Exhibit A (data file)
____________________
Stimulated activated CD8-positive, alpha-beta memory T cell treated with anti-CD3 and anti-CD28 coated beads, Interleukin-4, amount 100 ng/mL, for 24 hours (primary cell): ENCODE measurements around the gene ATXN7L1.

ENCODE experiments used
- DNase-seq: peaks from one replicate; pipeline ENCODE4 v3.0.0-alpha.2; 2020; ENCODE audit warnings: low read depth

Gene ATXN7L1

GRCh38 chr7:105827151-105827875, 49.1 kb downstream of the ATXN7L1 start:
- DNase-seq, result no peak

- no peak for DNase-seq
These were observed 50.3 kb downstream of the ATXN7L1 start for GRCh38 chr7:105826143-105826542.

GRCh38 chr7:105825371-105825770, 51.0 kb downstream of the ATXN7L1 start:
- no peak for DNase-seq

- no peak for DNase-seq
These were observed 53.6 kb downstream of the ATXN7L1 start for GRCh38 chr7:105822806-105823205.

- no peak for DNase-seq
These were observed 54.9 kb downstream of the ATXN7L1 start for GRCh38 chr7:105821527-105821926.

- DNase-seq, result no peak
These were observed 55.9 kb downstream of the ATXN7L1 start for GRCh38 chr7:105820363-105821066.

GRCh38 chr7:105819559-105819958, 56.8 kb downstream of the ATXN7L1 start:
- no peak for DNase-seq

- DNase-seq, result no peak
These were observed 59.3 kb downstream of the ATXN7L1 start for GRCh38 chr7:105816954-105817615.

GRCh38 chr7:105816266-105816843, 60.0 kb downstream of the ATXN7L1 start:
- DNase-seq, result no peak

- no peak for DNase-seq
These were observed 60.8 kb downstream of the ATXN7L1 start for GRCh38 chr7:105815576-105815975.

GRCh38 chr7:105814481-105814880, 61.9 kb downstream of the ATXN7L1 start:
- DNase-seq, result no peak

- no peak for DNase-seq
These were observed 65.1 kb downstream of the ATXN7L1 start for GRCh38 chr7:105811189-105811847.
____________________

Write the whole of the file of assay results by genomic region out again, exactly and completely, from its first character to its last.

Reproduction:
Stimulated activated CD8-positive, alpha-beta memory T cell treated with anti-CD3 and anti-CD28 coated beads, Interleukin-4, amount 100 ng/mL, for 24 hours (primary cell): ENCODE measurements around the gene ATXN7L1.

ENCODE experiments used
- DNase-seq: peaks from one replicate; pipeline ENCODE4 v3.0.0-alpha.2; 2020; ENCODE audit warnings: low read depth

Gene ATXN7L1

GRCh38 chr7:105827151-105827875, 49.1 kb downstream of the ATXN7L1 start:
- DNase-seq, result no peak

- no peak for DNase-seq
These were observed 50.3 kb downstream of the ATXN7L1 start for GRCh38 chr7:105826143-105826542.

GRCh38 chr7:105825371-105825770, 51.0 kb downstream of the ATXN7L1 start:
- no peak for DNase-seq

- no peak for DNase-seq
These were observed 53.6 kb downstream of the ATXN7L1 start for GRCh38 chr7:105822806-105823205.

- no peak for DNase-seq
These were observed 54.9 kb downstream of the ATXN7L1 start for GRCh38 chr7:105821527-105821926.

- DNase-seq, result no peak
These were observed 55.9 kb downstream of the ATXN7L1 start for GRCh38 chr7:105820363-105821066.

GRCh38 chr7:105819559-105819958, 56.8 kb downstream of the ATXN7L1 start:
- no peak for DNase-seq

- DNase-seq, result no peak
These were observed 59.3 kb downstream of the ATXN7L1 start for GRCh38 chr7:105816954-105817615.

GRCh38 chr7:105816266-105816843, 60.0 kb downstream of the ATXN7L1 start:
- DNase-seq, result no peak

- no peak for DNase-seq
These were observed 60.8 kb downstream of the ATXN7L1 start for GRCh38 chr7:105815576-105815975.

GRCh38 chr7:105814481-105814880, 61.9 kb downstream of the ATXN7L1 start:
- DNase-seq, result no peak

- no peak for DNase-seq
These were observed 65.1 kb downstream of the ATXN7L1 start for GRCh38 chr7:105811189-105811847.